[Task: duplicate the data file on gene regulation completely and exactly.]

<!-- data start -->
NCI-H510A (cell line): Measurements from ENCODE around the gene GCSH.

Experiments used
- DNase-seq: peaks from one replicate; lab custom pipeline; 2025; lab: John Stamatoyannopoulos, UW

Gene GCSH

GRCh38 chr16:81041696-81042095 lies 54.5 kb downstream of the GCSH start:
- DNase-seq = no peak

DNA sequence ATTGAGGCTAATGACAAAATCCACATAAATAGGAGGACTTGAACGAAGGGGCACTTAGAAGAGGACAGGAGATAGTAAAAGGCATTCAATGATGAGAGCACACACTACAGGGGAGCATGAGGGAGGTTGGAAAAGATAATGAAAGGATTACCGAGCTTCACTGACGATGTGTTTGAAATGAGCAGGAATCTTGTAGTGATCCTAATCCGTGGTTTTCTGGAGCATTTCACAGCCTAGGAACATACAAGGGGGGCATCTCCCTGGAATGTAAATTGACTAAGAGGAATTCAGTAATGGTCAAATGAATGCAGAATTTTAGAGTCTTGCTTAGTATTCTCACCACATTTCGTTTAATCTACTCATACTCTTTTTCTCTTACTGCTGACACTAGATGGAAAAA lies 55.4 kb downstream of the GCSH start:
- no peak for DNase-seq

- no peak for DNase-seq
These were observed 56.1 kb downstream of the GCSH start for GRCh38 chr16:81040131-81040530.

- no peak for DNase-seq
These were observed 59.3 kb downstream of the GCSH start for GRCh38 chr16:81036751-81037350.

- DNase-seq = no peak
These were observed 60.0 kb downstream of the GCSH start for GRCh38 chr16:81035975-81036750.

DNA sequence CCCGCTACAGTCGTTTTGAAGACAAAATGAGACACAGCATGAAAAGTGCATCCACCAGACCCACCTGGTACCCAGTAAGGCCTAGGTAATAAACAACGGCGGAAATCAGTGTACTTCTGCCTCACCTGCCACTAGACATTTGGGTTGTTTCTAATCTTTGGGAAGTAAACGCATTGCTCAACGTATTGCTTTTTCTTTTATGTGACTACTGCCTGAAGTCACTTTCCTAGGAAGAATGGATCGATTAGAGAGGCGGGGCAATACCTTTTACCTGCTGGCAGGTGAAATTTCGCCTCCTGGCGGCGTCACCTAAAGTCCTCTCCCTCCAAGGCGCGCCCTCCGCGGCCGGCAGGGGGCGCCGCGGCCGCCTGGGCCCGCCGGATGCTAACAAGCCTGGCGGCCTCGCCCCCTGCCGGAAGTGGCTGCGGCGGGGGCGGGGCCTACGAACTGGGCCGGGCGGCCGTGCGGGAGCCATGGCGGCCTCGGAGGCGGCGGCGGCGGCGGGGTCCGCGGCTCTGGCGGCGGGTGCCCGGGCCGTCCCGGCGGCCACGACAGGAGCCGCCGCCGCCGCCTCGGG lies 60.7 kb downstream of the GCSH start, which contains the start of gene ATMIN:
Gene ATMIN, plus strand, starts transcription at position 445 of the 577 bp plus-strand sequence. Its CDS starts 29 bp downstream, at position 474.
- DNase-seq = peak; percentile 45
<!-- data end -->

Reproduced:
NCI-H510A (cell line): Measurements from ENCODE around the gene GCSH.

Experiments used
- DNase-seq: peaks from one replicate; lab custom pipeline; 2025; lab: John Stamatoyannopoulos, UW

Gene GCSH

GRCh38 chr16:81041696-81042095 lies 54.5 kb downstream of the GCSH start:
- DNase-seq = no peak

DNA sequence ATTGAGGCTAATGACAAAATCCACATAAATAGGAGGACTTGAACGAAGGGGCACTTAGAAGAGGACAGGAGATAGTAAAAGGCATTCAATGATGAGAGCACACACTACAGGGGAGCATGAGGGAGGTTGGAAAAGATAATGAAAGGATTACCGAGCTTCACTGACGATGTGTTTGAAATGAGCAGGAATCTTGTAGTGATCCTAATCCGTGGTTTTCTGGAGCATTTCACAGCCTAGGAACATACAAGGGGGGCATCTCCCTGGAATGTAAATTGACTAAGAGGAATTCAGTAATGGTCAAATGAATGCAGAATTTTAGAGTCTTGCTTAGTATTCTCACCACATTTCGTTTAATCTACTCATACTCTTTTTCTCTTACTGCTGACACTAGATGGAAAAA lies 55.4 kb downstream of the GCSH start:
- no peak for DNase-seq

- no peak for DNase-seq
These were observed 56.1 kb downstream of the GCSH start for GRCh38 chr16:81040131-81040530.

- no peak for DNase-seq
These were observed 59.3 kb downstream of the GCSH start for GRCh38 chr16:81036751-81037350.

- DNase-seq = no peak
These were observed 60.0 kb downstream of the GCSH start for GRCh38 chr16:81035975-81036750.

DNA sequence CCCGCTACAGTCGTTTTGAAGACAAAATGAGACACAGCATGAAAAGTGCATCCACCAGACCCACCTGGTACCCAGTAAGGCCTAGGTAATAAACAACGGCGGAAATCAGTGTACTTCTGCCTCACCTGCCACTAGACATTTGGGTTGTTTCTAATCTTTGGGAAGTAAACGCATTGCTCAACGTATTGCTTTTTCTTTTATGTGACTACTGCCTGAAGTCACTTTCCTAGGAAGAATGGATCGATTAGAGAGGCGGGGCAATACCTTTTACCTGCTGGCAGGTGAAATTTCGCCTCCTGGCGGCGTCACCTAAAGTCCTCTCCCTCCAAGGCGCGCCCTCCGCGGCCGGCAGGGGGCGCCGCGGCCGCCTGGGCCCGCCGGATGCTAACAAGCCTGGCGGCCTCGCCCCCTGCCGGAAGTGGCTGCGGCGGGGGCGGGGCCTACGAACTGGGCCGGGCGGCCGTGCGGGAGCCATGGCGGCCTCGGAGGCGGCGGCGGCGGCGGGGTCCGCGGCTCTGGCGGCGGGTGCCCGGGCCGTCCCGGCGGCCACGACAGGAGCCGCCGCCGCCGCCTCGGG lies 60.7 kb downstream of the GCSH start, which contains the start of gene ATMIN:
Gene ATMIN, plus strand, starts transcription at position 445 of the 577 bp plus-strand sequence. Its CDS starts 29 bp downstream, at position 474.
- DNase-seq = peak; percentile 45